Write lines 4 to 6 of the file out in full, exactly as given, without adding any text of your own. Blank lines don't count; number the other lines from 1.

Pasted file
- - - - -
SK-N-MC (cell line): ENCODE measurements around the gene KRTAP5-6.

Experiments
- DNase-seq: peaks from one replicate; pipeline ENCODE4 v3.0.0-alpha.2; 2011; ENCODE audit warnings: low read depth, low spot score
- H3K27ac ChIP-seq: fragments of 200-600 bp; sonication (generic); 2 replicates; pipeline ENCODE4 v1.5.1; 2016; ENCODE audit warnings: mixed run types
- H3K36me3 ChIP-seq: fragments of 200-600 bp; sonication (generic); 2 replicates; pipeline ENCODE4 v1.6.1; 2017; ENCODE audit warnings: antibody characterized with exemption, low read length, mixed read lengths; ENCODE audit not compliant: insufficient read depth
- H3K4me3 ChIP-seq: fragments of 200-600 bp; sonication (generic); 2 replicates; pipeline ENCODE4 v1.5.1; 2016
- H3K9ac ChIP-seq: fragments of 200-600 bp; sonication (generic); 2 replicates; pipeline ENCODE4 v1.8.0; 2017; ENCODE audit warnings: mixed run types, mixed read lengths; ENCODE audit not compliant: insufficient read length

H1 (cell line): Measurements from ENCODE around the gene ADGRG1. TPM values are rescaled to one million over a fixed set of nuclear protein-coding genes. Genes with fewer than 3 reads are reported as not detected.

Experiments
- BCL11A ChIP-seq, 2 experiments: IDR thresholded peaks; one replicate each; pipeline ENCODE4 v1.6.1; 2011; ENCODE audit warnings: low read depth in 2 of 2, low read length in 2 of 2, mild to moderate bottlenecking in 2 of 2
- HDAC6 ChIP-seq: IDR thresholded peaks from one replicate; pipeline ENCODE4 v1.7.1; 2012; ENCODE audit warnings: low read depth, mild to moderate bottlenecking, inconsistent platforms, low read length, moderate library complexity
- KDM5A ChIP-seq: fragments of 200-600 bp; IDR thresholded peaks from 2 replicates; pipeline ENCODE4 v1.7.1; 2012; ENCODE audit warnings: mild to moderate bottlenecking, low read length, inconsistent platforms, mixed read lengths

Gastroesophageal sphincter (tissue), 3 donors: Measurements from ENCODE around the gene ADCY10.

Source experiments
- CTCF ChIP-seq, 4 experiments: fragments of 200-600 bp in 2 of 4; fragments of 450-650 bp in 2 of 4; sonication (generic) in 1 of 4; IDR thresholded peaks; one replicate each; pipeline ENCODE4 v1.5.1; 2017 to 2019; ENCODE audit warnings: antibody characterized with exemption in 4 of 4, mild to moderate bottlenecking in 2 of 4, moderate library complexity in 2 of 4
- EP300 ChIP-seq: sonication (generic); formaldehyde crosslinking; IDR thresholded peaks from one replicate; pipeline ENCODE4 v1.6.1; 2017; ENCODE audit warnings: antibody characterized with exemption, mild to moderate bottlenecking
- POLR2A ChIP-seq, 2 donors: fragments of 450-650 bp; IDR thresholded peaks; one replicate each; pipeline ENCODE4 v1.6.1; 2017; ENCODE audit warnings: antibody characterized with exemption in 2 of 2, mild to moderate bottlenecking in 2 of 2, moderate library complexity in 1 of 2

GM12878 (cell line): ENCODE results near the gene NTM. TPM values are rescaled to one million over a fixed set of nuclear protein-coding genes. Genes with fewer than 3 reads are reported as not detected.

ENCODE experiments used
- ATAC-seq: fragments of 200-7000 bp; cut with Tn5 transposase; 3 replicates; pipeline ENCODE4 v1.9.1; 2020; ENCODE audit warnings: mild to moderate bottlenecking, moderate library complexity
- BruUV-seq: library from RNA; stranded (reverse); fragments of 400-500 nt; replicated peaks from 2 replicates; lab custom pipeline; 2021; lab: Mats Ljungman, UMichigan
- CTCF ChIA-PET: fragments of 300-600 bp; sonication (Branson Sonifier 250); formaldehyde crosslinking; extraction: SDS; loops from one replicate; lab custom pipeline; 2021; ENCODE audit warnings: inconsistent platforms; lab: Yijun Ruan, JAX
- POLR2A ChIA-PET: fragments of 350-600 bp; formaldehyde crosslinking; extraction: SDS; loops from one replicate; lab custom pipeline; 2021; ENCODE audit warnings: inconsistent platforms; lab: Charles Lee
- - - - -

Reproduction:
- H3K27ac ChIP-seq: fragments of 200-600 bp; sonication (generic); 2 replicates; pipeline ENCODE4 v1.5.1; 2016; ENCODE audit warnings: mixed run types
- H3K36me3 ChIP-seq: fragments of 200-600 bp; sonication (generic); 2 replicates; pipeline ENCODE4 v1.6.1; 2017; ENCODE audit warnings: antibody characterized with exemption, low read length, mixed read lengths; ENCODE audit not compliant: insufficient read depth
- H3K4me3 ChIP-seq: fragments of 200-600 bp; sonication (generic); 2 replicates; pipeline ENCODE4 v1.5.1; 2016